Jakarta – The threat of a wave of dismissals as a consequence of the global crisis is beginning to be concretely felt by the manufacturing sector. As of Thursday November 20, the government has received requests from several companies that plan to dismiss 12,600 workers and lay of at least 1,200 more.
The request to carry out the dismissals was conveyed to the monitoring and socialisation team overseeing the Joint Ministerial Decree on Preserving the Momentum of National Economic Growth and Anticipating Global Economic Developments1.
The majority of companies that submitted the request are labour intensive industries located in West Java, West Kalimantan, Riau, East and Central Java.
Anticipating even worse impacts from the crisis, the government followed up the report by sending in a mediating team to the companies. The team, led by department of labour officials will mediate negotiations between employers and labour representatives in order to seek an optimal solution.
One of the companies that made such an announcement is PT Riau Andalan Pulp and Paper (RAPP), which plan to dismiss 1,000 employees and lay off 1,000 more. According to RAPP Executive Director Rudi Fajar, the decision will begin taking effect this Friday.
The decision was taken by RAPP’s management, said Fajar, because the pulp and paper company is experiencing a lack of raw material supplies and is also being hit by a flow on effect of the global crisis. “This choice represents the final option after the company carried out expenditure cost saving in various areas,” said Fajar.
The employees that will be subject to dismissals and lay offs, according to Fajar, come from all different levels. In addition to Indonesian labourers, around 35 foreign workers will also be subject to the policy. As of yesterday, the RAPP employed around 4,000 workers.
The industrial situation in the Purbalingga regency of Central Java faces three related problems. “Currently in the handicraft industry, particularly wood, production levels have declined by 30 percent as consequence of the crisis”, said Mukodam, the head of Industrial Affairs at the Purbalingga Trade and Industry Office.
Handicraft products such as picture-framing, wood trays, laminating and wardrobes are exported to Australia, the United States and Japan. “Export orders from these countries have stopped. We don’t know how long it will be postponed”, said the owner of Jasmin Craft, Arif Purnomo.
In response to this situation, Forestry Minister MS Kaban has stated that the government will endeavour to assist the forestry industry by easing licensing, the supply of raw materials and other incentives. The government hopes that these efforts will be able to save the forestry industry.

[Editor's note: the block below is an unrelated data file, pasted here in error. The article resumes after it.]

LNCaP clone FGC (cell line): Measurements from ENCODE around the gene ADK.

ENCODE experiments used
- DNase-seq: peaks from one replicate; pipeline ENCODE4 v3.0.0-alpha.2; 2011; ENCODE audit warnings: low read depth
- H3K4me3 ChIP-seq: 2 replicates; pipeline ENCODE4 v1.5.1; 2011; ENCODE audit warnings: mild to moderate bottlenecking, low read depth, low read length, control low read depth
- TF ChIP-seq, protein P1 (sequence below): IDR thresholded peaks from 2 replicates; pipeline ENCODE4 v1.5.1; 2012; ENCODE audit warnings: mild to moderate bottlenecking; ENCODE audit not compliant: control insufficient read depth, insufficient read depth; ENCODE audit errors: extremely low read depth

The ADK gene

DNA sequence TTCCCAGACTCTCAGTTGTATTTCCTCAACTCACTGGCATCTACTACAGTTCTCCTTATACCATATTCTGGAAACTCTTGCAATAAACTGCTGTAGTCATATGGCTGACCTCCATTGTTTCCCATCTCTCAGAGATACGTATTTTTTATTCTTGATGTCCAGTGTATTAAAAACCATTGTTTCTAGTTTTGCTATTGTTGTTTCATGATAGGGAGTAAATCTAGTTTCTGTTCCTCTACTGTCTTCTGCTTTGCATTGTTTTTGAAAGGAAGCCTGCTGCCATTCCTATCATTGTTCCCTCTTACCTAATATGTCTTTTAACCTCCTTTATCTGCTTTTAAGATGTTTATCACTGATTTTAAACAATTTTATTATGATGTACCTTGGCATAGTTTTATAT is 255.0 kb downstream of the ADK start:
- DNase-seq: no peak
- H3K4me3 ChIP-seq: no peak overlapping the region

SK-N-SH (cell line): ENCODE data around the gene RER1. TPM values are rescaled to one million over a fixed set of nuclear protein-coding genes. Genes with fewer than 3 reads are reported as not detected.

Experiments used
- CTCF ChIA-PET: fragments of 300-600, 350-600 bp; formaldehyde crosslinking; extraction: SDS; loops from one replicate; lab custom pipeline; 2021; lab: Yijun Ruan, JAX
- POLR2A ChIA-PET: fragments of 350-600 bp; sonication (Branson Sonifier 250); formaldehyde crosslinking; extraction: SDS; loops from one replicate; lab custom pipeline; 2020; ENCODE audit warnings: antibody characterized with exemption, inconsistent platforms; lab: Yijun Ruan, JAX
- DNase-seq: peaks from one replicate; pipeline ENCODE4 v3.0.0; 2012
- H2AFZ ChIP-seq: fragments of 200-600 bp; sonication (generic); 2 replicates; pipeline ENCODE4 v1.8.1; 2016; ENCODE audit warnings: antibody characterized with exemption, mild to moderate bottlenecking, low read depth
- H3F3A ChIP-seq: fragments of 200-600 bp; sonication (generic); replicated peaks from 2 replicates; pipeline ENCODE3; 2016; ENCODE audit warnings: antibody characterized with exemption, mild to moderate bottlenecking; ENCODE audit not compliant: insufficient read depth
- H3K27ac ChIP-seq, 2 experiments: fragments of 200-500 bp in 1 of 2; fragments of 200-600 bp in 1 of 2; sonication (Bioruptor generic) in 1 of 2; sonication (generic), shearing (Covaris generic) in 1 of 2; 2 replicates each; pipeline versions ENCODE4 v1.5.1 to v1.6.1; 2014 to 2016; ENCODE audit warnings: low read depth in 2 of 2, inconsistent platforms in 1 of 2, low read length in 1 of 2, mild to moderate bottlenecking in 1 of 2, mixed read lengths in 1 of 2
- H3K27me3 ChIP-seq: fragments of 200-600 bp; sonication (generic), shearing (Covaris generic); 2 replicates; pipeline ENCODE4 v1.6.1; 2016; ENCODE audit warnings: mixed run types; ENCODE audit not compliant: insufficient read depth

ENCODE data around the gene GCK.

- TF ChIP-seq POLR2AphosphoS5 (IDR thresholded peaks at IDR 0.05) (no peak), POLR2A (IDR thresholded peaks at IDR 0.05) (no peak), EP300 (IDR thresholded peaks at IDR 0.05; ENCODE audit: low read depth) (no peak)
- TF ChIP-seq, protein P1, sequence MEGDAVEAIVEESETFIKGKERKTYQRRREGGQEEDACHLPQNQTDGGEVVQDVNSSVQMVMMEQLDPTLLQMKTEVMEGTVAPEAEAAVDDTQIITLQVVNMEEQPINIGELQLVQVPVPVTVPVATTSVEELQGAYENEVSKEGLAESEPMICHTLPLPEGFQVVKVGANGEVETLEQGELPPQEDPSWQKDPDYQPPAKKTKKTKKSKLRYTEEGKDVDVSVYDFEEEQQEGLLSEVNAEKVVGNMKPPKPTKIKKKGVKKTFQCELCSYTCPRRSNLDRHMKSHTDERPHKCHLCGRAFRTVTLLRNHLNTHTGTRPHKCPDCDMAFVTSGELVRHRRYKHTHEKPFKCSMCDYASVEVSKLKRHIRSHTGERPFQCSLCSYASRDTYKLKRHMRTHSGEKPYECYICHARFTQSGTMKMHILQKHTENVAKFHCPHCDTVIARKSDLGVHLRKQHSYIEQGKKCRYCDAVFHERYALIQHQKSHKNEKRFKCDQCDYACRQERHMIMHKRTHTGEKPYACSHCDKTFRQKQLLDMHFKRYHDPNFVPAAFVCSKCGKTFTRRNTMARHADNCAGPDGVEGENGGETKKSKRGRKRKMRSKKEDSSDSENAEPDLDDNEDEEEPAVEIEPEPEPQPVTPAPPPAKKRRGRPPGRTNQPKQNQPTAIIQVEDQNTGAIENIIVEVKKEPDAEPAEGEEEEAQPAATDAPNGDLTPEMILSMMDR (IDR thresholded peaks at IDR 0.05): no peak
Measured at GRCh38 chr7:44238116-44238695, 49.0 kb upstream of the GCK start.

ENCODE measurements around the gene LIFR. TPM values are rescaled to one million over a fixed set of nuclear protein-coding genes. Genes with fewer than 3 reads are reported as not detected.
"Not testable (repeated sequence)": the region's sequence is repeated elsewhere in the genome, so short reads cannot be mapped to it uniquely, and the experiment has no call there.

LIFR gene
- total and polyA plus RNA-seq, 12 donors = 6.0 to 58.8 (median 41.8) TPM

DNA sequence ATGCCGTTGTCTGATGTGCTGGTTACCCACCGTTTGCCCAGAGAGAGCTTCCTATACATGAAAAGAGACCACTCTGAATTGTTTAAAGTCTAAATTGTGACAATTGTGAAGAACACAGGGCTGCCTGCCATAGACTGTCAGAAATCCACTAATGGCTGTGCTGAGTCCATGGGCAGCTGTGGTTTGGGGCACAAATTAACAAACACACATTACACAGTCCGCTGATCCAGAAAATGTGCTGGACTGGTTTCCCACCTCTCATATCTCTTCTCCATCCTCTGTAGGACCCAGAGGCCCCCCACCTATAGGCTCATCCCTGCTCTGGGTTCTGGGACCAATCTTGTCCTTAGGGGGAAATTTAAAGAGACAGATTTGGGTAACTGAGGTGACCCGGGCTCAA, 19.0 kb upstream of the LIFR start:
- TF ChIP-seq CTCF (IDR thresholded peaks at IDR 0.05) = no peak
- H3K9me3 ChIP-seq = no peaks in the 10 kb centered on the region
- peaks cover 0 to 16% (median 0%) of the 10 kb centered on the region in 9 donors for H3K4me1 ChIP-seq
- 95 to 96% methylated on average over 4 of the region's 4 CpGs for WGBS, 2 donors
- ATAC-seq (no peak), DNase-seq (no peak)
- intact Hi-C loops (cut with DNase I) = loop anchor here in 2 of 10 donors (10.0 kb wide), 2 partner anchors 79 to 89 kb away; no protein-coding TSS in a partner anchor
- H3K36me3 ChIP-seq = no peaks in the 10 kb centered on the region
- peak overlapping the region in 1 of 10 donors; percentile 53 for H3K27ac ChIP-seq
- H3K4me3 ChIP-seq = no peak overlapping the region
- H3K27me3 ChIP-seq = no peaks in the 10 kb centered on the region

Seeking a breakthrough
When contacted on Thursday evening, Labour and Transmigration Minister Erman Suparno explained that the mediation team will be pushing for bipartite talks while seeking a breakthrough to avoid dismissals. Suparno is asking workers who wish to take part in the mediation process to be patient.
“Dismissals have their procedures, starting from a company proposal to the government, verification of the problems, the reasons, aims and inspection of companies. The dismissals are only valid after the labour offices has approved them”, said Suparno.
Confederation of Prosperity Labor Union (KSBSI) President Rekson Silaban said that unity between trade unions and employers in anticipating the impact of the global crisis cannot be shirked.
“The threat of a recession is before our eyes, trade unions must no longer make a fuss about non-substantial issues. The biggest challenge at the moment is how to save companies so that they don’t fall into bankruptcy and we can still work”, said Silaban.
Seven companies critical
Worrying news is also coming from the Nusantara Bonded Zone (KBN) in North Jakarta. The global financial crisis has started to have and affect upon the export activities of industries and factories in the KBN. The latest news is that seven garment factories orientated towards exports to the US are threatened with closure.
According to North Jakarta Mayor Effendi Anas, he will be soon reporting on the actual labour conditions in his area to Jakarta Governor Fauzi Bowo. This is in order to anticipate the possibility of social unrest as a consequence of company plans to carry out dismissals.
Aside from these seven companies, around 50 businesses in North Jakarta have ceased activity. Out of this total, 16 companies with a work force of as many as 9,600 employees are located in the KBN.
However the secretary of PT KBN, Sentot Yoga Tamtomo, asserted that not one company has yet closed or gone out of business in 2008. Moreover, Tamtomo claimed that he does not know about the seven companies in the KBN that are in a critical condition as a consequence of a lack of orders.
PT KBN covers three business zones, KBN Cakung with 100 investors, KBN Marunda with 40 investors and KBN Tanjung Priok with 8 investors. Around 90 percent of the investors in the three zones are garment producers, 85-90 percent of which export to the US. (ham/hrd/han/CAL)
1. The Joint Ministerial Decree (SKB-4) signed by Labour and Transmigration Minister Erman Suparno, Trade Minister Mari Elka Pangestu, Industry Minister Fahmi Idris and Home Minister Mardiyanto on October 24, limits laborers’ wage from exceeding the rate of economic growth and is expected to discourage local administrations from raising regional minimum wages beyond the capabilities of manufacturing firms.
[Translated by James Balowski.]